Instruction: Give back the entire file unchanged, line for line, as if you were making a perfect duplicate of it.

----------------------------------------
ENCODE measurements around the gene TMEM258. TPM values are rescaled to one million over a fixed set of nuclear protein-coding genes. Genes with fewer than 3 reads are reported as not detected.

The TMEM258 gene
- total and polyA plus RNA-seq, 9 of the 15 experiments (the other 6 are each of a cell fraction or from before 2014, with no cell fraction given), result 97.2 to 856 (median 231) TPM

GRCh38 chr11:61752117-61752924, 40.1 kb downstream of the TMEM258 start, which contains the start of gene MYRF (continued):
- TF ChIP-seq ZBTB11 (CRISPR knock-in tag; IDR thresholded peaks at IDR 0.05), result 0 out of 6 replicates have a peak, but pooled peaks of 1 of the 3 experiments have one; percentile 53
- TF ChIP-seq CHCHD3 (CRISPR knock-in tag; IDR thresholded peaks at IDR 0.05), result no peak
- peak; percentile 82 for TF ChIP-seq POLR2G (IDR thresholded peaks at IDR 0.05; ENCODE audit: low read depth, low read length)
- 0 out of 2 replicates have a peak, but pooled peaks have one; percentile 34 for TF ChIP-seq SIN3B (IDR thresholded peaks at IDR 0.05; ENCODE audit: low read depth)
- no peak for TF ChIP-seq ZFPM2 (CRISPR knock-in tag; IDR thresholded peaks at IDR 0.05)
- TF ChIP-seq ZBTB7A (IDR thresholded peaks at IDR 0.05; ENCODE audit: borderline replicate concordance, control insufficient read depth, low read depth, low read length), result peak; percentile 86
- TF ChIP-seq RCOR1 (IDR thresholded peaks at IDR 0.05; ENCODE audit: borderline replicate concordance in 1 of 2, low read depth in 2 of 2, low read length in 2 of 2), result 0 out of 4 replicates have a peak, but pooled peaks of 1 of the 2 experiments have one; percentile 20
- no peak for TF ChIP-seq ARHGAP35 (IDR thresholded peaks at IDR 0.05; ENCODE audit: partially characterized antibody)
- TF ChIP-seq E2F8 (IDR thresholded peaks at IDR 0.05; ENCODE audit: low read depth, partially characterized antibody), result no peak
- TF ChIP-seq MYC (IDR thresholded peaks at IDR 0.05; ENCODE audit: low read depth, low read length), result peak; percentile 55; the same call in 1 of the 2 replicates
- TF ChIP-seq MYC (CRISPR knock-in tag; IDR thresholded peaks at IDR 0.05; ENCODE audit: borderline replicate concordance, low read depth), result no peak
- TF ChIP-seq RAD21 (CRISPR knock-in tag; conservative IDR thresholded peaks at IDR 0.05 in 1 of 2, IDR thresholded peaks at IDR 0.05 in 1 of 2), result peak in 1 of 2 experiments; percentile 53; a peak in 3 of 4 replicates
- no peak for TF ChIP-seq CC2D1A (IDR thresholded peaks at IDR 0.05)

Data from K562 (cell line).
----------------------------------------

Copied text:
ENCODE measurements around the gene TMEM258. TPM values are rescaled to one million over a fixed set of nuclear protein-coding genes. Genes with fewer than 3 reads are reported as not detected.

The TMEM258 gene
- total and polyA plus RNA-seq, 9 of the 15 experiments (the other 6 are each of a cell fraction or from before 2014, with no cell fraction given), result 97.2 to 856 (median 231) TPM

GRCh38 chr11:61752117-61752924, 40.1 kb downstream of the TMEM258 start, which contains the start of gene MYRF (continued):
- TF ChIP-seq ZBTB11 (CRISPR knock-in tag; IDR thresholded peaks at IDR 0.05), result 0 out of 6 replicates have a peak, but pooled peaks of 1 of the 3 experiments have one; percentile 53
- TF ChIP-seq CHCHD3 (CRISPR knock-in tag; IDR thresholded peaks at IDR 0.05), result no peak
- peak; percentile 82 for TF ChIP-seq POLR2G (IDR thresholded peaks at IDR 0.05; ENCODE audit: low read depth, low read length)
- 0 out of 2 replicates have a peak, but pooled peaks have one; percentile 34 for TF ChIP-seq SIN3B (IDR thresholded peaks at IDR 0.05; ENCODE audit: low read depth)
- no peak for TF ChIP-seq ZFPM2 (CRISPR knock-in tag; IDR thresholded peaks at IDR 0.05)
- TF ChIP-seq ZBTB7A (IDR thresholded peaks at IDR 0.05; ENCODE audit: borderline replicate concordance, control insufficient read depth, low read depth, low read length), result peak; percentile 86
- TF ChIP-seq RCOR1 (IDR thresholded peaks at IDR 0.05; ENCODE audit: borderline replicate concordance in 1 of 2, low read depth in 2 of 2, low read length in 2 of 2), result 0 out of 4 replicates have a peak, but pooled peaks of 1 of the 2 experiments have one; percentile 20
- no peak for TF ChIP-seq ARHGAP35 (IDR thresholded peaks at IDR 0.05; ENCODE audit: partially characterized antibody)
- TF ChIP-seq E2F8 (IDR thresholded peaks at IDR 0.05; ENCODE audit: low read depth, partially characterized antibody), result no peak
- TF ChIP-seq MYC (IDR thresholded peaks at IDR 0.05; ENCODE audit: low read depth, low read length), result peak; percentile 55; the same call in 1 of the 2 replicates
- TF ChIP-seq MYC (CRISPR knock-in tag; IDR thresholded peaks at IDR 0.05; ENCODE audit: borderline replicate concordance, low read depth), result no peak
- TF ChIP-seq RAD21 (CRISPR knock-in tag; conservative IDR thresholded peaks at IDR 0.05 in 1 of 2, IDR thresholded peaks at IDR 0.05 in 1 of 2), result peak in 1 of 2 experiments; percentile 53; a peak in 3 of 4 replicates
- no peak for TF ChIP-seq CC2D1A (IDR thresholded peaks at IDR 0.05)

Data from K562 (cell line).